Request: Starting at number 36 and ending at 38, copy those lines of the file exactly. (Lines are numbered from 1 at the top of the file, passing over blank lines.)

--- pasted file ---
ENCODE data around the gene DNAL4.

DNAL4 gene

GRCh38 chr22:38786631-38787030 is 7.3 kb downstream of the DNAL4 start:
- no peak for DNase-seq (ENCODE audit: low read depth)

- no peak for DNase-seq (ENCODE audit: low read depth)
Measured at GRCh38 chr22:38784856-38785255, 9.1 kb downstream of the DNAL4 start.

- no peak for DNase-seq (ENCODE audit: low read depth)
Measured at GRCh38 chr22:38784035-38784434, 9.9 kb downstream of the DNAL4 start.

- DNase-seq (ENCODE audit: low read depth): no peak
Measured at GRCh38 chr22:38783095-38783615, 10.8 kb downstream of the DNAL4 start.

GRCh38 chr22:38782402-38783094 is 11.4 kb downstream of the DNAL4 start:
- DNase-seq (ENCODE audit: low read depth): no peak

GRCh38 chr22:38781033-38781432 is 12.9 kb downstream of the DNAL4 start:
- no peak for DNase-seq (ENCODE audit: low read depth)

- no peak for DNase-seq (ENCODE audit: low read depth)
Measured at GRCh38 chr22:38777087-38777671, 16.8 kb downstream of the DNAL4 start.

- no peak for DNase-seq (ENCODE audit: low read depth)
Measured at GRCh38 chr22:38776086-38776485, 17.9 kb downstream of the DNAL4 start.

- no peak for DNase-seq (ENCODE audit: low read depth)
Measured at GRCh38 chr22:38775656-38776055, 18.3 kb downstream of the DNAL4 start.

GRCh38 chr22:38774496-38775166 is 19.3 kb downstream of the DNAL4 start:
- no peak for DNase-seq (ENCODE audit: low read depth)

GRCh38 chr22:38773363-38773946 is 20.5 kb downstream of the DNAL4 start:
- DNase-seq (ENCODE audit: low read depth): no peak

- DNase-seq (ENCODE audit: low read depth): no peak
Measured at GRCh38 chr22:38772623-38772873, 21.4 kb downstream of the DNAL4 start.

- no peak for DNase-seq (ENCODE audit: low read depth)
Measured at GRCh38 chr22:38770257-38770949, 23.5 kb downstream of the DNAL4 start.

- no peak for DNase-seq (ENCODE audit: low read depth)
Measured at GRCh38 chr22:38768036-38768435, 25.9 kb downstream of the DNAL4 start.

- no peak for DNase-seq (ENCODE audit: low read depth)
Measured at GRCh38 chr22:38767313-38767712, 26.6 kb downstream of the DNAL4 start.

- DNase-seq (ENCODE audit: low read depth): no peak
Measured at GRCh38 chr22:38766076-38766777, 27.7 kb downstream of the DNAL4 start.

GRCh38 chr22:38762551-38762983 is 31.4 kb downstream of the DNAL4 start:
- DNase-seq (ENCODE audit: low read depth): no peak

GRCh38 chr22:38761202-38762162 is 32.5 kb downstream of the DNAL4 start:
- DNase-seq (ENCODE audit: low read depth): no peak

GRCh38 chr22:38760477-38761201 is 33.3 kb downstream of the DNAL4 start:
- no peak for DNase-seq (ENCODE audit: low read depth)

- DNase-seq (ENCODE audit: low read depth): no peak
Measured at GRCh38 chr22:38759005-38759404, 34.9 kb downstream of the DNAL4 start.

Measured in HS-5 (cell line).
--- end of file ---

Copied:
- DNase-seq (ENCODE audit: low read depth): no peak

GRCh38 chr22:38761202-38762162 is 32.5 kb downstream of the DNAL4 start:
- DNase-seq (ENCODE audit: low read depth): no peak